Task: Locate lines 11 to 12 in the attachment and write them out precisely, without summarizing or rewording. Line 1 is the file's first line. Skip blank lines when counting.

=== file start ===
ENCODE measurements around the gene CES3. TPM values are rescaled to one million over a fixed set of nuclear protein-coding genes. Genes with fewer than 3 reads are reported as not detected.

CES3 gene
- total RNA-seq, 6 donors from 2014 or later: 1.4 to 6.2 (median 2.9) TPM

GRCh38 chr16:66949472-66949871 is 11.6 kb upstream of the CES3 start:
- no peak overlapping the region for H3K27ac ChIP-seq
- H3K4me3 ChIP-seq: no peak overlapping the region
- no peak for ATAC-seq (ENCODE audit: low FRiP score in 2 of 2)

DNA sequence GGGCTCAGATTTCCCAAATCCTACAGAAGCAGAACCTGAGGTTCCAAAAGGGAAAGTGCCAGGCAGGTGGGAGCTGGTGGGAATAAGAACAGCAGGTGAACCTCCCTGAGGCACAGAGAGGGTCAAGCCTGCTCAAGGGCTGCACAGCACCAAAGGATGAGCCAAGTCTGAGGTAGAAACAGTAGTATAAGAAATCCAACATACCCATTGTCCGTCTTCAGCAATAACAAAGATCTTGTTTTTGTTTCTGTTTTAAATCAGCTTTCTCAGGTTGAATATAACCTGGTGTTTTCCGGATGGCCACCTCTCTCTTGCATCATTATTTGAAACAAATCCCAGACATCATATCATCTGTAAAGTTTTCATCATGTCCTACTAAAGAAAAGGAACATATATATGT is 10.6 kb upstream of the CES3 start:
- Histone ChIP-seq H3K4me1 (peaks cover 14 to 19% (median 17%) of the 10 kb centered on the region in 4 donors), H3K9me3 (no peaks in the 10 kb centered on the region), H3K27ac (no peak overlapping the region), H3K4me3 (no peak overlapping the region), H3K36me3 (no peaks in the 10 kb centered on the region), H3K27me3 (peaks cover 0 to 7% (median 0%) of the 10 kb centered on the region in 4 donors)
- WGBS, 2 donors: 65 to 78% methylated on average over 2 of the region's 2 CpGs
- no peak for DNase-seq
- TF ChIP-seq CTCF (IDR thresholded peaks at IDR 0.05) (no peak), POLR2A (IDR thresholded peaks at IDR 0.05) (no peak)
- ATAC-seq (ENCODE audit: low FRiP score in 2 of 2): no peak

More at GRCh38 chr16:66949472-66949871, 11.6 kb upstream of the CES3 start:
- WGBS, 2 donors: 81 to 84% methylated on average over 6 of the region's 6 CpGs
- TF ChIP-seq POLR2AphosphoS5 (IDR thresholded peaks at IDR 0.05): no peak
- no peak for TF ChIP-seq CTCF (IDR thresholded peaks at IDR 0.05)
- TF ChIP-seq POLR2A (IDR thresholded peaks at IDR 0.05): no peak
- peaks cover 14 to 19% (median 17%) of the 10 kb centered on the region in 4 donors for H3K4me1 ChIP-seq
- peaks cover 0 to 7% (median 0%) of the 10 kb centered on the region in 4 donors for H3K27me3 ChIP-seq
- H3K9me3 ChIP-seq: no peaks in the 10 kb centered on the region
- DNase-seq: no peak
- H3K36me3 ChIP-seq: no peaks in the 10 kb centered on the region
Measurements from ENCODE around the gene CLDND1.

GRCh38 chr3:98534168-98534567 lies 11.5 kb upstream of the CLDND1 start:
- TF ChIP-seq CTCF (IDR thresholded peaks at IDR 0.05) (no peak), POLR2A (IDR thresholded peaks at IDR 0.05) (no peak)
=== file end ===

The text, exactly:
- no peak for DNase-seq
- TF ChIP-seq CTCF (IDR thresholded peaks at IDR 0.05) (no peak), POLR2A (IDR thresholded peaks at IDR 0.05) (no peak)